Golf's authorities are under scrutiny following the farce of a 54-hole women's major and a ridiculously prolonged drop for Masters champion Sergio Garcia on the PGA Tour.
But while the Evian Championship struggles for major credibility and Garcia's drop overshadowed Marc Leishman's heartwarming BMW Championship triumph, there was a happier story to reflect upon closer to home.
This is because the United States' domination of golf's biennial transatlantic jousts remains incomplete.
The Ryder, Solheim and Walker Cups have headed west in the past year or so, but the trophy contested by players with the closest contact to average club hackers remains on this side of the Pond.
And Great Britain and Ireland's record-breaking 16-10 victory over their American counterparts in the PGA Cup could provide a springboard for enthusiasm to percolate through to hundreds of thousands of ordinary golfers in the weeks and months to come.
That is the hope of victorious skipper Albert MacKenzie, who steered his team of club professionals to their emphatic triumph at the Foxhills club in Surrey on Sunday.
"I think every club professional will be talking to their membership about how great this victory was," MacKenzie told BBC Sport.
"It'll be something that all PGA professionals will be thrilled to chat about. There will be a ripple effect so that hopefully the conversations will continue and put a smile back into the game over here."
MacKenzie's team have been returning to their respective clubs to resume teaching and fitting duties and do so having earned recognition from European Ryder Cup skipper Thomas Bjorn.
The Dane congratulated Great Britain and Ireland on social media when they swept through the singles after taking a one-point advantage into the final sequence of matches.
"To get Thomas Bjorn taking the time and effort to tweet congratulations to our team, it just shows you how important the event is," MacKenzie said.
"And I'm just glad we could put a record 16 points on the board against the Americans. I will have a smile on my face for evermore."
Then came the recent comprehensive thrashing by the leading American amateurs against Great Britain and Ireland to take back the Walker Cup.
"We could see the ebb and flow of the strengths of American and European golf shift a little bit over the past two or three years," MacKenzie added.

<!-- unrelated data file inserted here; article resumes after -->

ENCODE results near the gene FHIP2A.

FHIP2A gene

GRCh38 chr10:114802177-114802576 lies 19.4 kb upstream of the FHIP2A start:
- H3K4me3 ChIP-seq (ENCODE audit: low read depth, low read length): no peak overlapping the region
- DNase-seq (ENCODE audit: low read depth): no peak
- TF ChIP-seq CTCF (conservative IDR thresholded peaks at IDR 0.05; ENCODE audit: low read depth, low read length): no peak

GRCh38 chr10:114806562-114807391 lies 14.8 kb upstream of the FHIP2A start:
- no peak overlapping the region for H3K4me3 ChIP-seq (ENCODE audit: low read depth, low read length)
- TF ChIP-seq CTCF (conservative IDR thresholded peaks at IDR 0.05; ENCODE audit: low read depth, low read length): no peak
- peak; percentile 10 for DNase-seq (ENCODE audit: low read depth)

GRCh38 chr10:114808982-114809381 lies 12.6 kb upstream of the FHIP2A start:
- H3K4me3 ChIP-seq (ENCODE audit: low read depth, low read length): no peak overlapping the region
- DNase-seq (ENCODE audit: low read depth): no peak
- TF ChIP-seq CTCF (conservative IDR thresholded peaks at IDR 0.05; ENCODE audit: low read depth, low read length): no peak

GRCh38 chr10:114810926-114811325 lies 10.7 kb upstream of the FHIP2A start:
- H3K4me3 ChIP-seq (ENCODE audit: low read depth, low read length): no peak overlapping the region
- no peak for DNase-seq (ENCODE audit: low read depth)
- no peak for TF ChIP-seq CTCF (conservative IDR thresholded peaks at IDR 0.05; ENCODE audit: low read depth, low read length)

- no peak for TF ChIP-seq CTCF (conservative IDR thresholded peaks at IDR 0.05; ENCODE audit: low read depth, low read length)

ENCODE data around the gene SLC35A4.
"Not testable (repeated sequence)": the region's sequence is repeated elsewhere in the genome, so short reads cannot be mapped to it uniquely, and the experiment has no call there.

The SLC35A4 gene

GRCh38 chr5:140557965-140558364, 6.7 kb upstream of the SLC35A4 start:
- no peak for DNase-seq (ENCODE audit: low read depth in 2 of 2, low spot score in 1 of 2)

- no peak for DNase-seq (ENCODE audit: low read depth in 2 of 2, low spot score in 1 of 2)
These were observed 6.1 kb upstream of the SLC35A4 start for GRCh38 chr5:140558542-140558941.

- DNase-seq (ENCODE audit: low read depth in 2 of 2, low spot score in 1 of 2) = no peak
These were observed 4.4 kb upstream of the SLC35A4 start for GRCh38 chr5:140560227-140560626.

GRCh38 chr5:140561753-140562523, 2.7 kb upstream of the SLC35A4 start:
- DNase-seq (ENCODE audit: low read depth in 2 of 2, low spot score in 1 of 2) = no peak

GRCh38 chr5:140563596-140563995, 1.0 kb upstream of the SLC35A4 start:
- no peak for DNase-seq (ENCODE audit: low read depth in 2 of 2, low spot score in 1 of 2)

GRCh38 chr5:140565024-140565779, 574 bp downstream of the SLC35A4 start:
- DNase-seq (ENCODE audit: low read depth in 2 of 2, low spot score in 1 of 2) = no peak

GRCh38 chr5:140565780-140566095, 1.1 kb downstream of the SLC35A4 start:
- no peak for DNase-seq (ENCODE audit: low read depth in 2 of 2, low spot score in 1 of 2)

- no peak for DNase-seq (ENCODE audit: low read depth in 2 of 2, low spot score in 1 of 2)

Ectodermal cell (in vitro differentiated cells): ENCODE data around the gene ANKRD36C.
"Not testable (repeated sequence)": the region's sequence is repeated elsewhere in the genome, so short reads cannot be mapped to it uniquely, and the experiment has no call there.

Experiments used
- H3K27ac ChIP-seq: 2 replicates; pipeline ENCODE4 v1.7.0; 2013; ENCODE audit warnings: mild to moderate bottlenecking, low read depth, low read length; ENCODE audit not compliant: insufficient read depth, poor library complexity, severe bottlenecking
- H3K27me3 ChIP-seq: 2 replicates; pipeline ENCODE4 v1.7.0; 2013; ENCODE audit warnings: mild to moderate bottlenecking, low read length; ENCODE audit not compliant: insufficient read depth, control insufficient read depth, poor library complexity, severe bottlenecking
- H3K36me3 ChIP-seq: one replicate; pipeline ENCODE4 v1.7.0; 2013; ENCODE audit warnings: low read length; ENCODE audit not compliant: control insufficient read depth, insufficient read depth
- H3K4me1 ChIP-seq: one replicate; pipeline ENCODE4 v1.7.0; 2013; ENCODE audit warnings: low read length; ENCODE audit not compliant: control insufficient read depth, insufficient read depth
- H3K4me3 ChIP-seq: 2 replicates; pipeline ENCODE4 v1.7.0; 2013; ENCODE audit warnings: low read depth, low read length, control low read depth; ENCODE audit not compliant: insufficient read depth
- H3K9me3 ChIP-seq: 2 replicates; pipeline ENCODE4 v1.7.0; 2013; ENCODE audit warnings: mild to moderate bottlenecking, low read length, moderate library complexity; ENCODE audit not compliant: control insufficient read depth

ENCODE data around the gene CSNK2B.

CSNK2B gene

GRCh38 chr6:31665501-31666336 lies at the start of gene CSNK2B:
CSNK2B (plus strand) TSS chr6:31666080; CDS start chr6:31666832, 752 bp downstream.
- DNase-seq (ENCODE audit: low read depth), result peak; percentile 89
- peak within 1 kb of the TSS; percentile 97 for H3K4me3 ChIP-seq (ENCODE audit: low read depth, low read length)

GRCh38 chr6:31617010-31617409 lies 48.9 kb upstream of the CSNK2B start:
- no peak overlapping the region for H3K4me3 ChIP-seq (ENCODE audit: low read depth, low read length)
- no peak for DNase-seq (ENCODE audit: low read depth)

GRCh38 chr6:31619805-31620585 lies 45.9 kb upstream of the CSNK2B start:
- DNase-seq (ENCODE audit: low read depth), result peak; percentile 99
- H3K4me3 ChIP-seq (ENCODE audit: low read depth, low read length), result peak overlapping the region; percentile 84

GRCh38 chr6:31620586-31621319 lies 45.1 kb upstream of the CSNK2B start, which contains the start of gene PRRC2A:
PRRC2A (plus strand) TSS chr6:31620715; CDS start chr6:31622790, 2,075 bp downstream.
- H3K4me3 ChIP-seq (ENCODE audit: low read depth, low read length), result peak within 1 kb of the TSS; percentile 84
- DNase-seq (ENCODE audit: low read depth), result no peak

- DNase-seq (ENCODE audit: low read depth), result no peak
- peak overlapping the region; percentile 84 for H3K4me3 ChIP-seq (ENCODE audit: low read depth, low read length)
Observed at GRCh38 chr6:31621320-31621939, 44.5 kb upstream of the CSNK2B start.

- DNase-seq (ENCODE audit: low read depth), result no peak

"It was very important that we put an emphatic marker down for GB and Ireland - and for Europe - to say we're going nowhere, we're still very competitive and if you want to get the trophy back it is not going to come very easily."
The Aberdonian, who is based at the magnificent Saunton Golf Club in Devon, implored his team to scale the heights during the three-day match.
"They didn't climb the mountain, they ran up the mountain," he said.
"Golf should be about enjoying yourself and having fun. We've enjoyed ourselves and had fun last week - we said enjoy, relax and believe and hopefully some of that fun and enthusiasm can filter into the many arms that come off the professional bodies.
"Golf's a great game and we just hope what we've achieved will put a smile on everyone's face and carry more people onto the first tee more regularly."
By contrast, it is hard to see how the near half hour it took to decide Garcia's final-hole drop at the PGA Tour's BMW Championship will entice more players to the game.
Whatever the ins and outs of the ruling - the Spaniard eventually gained relief from a grandstand with his ball in the confines of a water hazard - the time it took to settle the issue was a slight on the professional game.
Protocols are urgently required to ensure rulings involving referees are swiftly administered regardless of a player's sense of grievance. This happens in every other sport and golf should be no different.
And nor should the parameters of a major be changed if the event wants to be judged as a tournament that defines careers.
The shortening of the Evian Championship from 72 to 54 holes after Thursday's inclement weather substantially weakened the event's claim to major status. It also betrayed the women's game.
Anna Nordqvist, the standout member of Europe's recently defeated Solheim Cup team, was the eventual champion in thrilling style but, sadly for all concerned, it is a victory that will always carry an asterisk.
Thankfully, no-one will ever have cause to say that of the triumph achieved by the usually unheralded Great Britain and Ireland pros who stepped up so magnificently into the limelight last Sunday.